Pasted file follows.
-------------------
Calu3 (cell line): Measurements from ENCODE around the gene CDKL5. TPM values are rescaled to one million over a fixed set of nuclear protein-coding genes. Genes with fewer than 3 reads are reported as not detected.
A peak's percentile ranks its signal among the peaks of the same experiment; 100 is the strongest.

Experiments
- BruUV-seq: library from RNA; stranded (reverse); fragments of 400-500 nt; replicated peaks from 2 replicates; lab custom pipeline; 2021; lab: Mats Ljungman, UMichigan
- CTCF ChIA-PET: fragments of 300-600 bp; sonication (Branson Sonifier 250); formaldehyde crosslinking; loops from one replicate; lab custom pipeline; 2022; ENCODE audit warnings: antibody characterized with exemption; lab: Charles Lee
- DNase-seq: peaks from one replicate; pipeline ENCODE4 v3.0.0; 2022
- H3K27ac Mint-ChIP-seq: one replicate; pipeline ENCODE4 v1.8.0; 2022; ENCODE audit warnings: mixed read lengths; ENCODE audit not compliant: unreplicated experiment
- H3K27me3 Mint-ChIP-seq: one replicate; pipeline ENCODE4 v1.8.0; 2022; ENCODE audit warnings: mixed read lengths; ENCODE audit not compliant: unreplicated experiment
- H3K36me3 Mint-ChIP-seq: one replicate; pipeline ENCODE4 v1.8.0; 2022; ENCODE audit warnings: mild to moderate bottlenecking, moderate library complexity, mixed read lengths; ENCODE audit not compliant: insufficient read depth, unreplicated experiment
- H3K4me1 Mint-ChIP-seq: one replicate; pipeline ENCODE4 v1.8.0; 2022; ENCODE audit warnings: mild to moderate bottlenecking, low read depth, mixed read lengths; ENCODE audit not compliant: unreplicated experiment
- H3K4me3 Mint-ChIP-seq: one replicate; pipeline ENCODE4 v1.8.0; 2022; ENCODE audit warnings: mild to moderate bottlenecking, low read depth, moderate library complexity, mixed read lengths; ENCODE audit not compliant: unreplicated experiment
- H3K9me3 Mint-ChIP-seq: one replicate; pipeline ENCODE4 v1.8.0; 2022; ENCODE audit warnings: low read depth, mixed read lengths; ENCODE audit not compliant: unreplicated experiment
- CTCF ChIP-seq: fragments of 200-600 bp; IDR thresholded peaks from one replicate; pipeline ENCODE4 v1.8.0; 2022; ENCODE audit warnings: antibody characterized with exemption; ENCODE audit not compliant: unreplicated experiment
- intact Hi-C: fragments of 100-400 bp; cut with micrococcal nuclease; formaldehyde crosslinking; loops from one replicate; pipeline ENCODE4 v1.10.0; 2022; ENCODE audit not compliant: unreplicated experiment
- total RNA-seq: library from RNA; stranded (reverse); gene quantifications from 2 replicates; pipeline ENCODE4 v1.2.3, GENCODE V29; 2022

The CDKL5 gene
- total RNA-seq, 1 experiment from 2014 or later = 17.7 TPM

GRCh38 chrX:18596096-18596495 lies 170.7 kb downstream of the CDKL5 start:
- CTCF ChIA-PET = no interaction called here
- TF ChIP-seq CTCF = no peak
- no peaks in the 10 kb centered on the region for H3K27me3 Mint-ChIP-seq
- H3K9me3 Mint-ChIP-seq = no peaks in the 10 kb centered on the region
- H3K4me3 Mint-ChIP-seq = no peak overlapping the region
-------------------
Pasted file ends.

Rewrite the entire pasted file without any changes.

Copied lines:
Calu3 (cell line): Measurements from ENCODE around the gene CDKL5. TPM values are rescaled to one million over a fixed set of nuclear protein-coding genes. Genes with fewer than 3 reads are reported as not detected.
A peak's percentile ranks its signal among the peaks of the same experiment; 100 is the strongest.

Experiments
- BruUV-seq: library from RNA; stranded (reverse); fragments of 400-500 nt; replicated peaks from 2 replicates; lab custom pipeline; 2021; lab: Mats Ljungman, UMichigan
- CTCF ChIA-PET: fragments of 300-600 bp; sonication (Branson Sonifier 250); formaldehyde crosslinking; loops from one replicate; lab custom pipeline; 2022; ENCODE audit warnings: antibody characterized with exemption; lab: Charles Lee
- DNase-seq: peaks from one replicate; pipeline ENCODE4 v3.0.0; 2022
- H3K27ac Mint-ChIP-seq: one replicate; pipeline ENCODE4 v1.8.0; 2022; ENCODE audit warnings: mixed read lengths; ENCODE audit not compliant: unreplicated experiment
- H3K27me3 Mint-ChIP-seq: one replicate; pipeline ENCODE4 v1.8.0; 2022; ENCODE audit warnings: mixed read lengths; ENCODE audit not compliant: unreplicated experiment
- H3K36me3 Mint-ChIP-seq: one replicate; pipeline ENCODE4 v1.8.0; 2022; ENCODE audit warnings: mild to moderate bottlenecking, moderate library complexity, mixed read lengths; ENCODE audit not compliant: insufficient read depth, unreplicated experiment
- H3K4me1 Mint-ChIP-seq: one replicate; pipeline ENCODE4 v1.8.0; 2022; ENCODE audit warnings: mild to moderate bottlenecking, low read depth, mixed read lengths; ENCODE audit not compliant: unreplicated experiment
- H3K4me3 Mint-ChIP-seq: one replicate; pipeline ENCODE4 v1.8.0; 2022; ENCODE audit warnings: mild to moderate bottlenecking, low read depth, moderate library complexity, mixed read lengths; ENCODE audit not compliant: unreplicated experiment
- H3K9me3 Mint-ChIP-seq: one replicate; pipeline ENCODE4 v1.8.0; 2022; ENCODE audit warnings: low read depth, mixed read lengths; ENCODE audit not compliant: unreplicated experiment
- CTCF ChIP-seq: fragments of 200-600 bp; IDR thresholded peaks from one replicate; pipeline ENCODE4 v1.8.0; 2022; ENCODE audit warnings: antibody characterized with exemption; ENCODE audit not compliant: unreplicated experiment
- intact Hi-C: fragments of 100-400 bp; cut with micrococcal nuclease; formaldehyde crosslinking; loops from one replicate; pipeline ENCODE4 v1.10.0; 2022; ENCODE audit not compliant: unreplicated experiment
- total RNA-seq: library from RNA; stranded (reverse); gene quantifications from 2 replicates; pipeline ENCODE4 v1.2.3, GENCODE V29; 2022

The CDKL5 gene
- total RNA-seq, 1 experiment from 2014 or later = 17.7 TPM

GRCh38 chrX:18596096-18596495 lies 170.7 kb downstream of the CDKL5 start:
- CTCF ChIA-PET = no interaction called here
- TF ChIP-seq CTCF = no peak
- no peaks in the 10 kb centered on the region for H3K27me3 Mint-ChIP-seq
- H3K9me3 Mint-ChIP-seq = no peaks in the 10 kb centered on the region
- H3K4me3 Mint-ChIP-seq = no peak overlapping the region